CoC Brief
Aug. 28, 2013

New ovarian cancer screening test offers hope for early detection
Live Science via Fox News
A new test to screen for ovarian cancer appears to detect the disease in early stages, and, if confirmed in clinical trials, the test could become a routine screening for women.More

Bayer's Nexavar gets priority review as thyroid cancer drug
Reuters
Bayer's cancer drug Nexavar was given priority review status by U.S. health care regulators for use of the oral drug against a difficult-to-treat type of thyroid cancer, the company said recently.More

Oncofertility offers new options for young women with cancer who want to have kids
The Washington Post
When Michele Foust received a diagnosis of Stage 2 breast cancer this spring, she typed out a list of questions about her treatment. At the top of the 26-year-old's concerns was an unknown that haunts many young cancer patients: "If I survive, will I be able to have children?"More

More invasive breast cancer surgery comes with growing use of MRIs
Oncology Nurse Advisor
Heavy use of magnetic resonance imaging (MRI) may be leading to unnecessary breast removal in older women with breast cancer, according to a new study.More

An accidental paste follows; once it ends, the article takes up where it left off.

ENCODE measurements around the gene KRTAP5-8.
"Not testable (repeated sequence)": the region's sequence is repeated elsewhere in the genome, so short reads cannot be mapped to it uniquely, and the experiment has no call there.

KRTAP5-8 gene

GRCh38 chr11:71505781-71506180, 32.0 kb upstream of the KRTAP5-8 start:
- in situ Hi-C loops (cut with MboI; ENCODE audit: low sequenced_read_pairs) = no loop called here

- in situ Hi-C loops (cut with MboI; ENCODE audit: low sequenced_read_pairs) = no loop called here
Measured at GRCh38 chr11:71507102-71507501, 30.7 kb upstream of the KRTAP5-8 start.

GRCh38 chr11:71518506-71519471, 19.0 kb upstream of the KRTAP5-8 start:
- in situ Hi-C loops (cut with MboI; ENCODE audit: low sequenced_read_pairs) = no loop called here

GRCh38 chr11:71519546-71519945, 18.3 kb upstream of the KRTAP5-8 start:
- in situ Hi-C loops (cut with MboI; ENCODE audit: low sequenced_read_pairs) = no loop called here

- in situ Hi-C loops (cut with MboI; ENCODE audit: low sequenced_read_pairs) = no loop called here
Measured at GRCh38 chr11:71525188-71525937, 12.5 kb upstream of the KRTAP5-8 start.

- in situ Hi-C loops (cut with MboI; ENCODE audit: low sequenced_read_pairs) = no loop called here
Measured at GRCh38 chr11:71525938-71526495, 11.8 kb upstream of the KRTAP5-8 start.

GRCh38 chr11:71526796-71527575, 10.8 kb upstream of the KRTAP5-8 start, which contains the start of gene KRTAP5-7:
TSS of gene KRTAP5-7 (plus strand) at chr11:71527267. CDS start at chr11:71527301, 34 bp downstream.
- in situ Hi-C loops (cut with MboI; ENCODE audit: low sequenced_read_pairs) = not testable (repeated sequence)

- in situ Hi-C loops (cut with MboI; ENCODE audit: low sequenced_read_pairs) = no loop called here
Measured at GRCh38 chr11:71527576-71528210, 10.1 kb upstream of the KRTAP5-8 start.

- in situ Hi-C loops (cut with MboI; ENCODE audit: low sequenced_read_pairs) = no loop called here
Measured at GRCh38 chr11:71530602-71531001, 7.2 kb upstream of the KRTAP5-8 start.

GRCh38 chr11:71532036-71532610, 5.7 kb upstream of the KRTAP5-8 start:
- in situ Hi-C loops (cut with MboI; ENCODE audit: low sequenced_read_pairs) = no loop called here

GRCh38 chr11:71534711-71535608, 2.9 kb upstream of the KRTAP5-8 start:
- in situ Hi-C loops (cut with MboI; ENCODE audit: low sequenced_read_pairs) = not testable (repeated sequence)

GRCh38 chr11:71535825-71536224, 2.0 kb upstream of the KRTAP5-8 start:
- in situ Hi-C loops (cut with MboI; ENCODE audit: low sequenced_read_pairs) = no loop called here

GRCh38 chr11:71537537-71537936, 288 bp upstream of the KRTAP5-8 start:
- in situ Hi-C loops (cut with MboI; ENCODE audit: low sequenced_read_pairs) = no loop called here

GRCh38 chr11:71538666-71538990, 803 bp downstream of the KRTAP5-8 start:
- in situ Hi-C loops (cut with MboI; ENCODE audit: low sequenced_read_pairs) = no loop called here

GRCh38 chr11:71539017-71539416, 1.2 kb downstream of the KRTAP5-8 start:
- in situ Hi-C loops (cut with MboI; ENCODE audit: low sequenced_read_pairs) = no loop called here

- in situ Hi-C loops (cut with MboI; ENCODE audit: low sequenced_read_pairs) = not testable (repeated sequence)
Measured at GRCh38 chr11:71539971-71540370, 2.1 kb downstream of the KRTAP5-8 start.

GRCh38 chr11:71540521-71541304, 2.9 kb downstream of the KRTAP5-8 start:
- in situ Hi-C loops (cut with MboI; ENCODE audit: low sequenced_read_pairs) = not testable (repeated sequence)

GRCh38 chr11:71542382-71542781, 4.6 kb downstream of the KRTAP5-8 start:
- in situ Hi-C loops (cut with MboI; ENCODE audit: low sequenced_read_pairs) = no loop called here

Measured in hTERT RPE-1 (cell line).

Why aren't there more cancer vaccines?
Slate
Ray Fisman writes: "Six years from now, when my daughter turns 11, she will get a three-part human papillomavirus vaccine that will reduce her chances of getting cervical cancer by around 70 percent. Currently a little more than half of American girls get the HPV vaccine, a public health intervention that will prevent tens of thousands of cancers. It's one of modern medicine's few success stories in finding a means of preventing cancer."More

Stopping cancer in its tracks?
Medical Xpress
We've come a long way in cancer treatments — we have powerful, effective drugs for many types of cancer and we're moving toward ever more specific, less invasive therapies. But the problem with cancer is that it's always in motion, metastasizing and spreading throughout the body to overwhelm it. What if you could stop cancer in its tracks? More

Stress fuels cancer spread by triggering master gene
Medical News Today
A new study from the U.S. published in the Journal of Clinical Investigation finds that activation of a master gene called ATF3 that is important for helping cells adapt to stress may be involved in helping breast, and possibly other cancers spread to other parts of the body.More

Long-term amenorrhea risk no higher for premenopausal breast cancer patients with BRCA mutations
The Oncology Report
The probability of long-term amenorrhea is similarly high in all premenopausal breast cancer patients age 35 years and older who undergo chemotherapy, regardless of whether they carry a BRCA1 or BRCA2 mutation. More

The 'C' word affects DCIS treatment choice
MedPage Today
Women who heard the word "cancer" in describing ductal carcinoma in situ thought more aggressive treatment was better, a study showed. More

Disturbing thyroid cancer rise in Fukushima minors
RT
Six minors in Fukushima Prefecture who were 18 or younger at the time of the March 2011 nuclear disaster have been diagnosed with thyroid cancer since June. Ten other children are believed to have developed the same form of cancer in that time period. More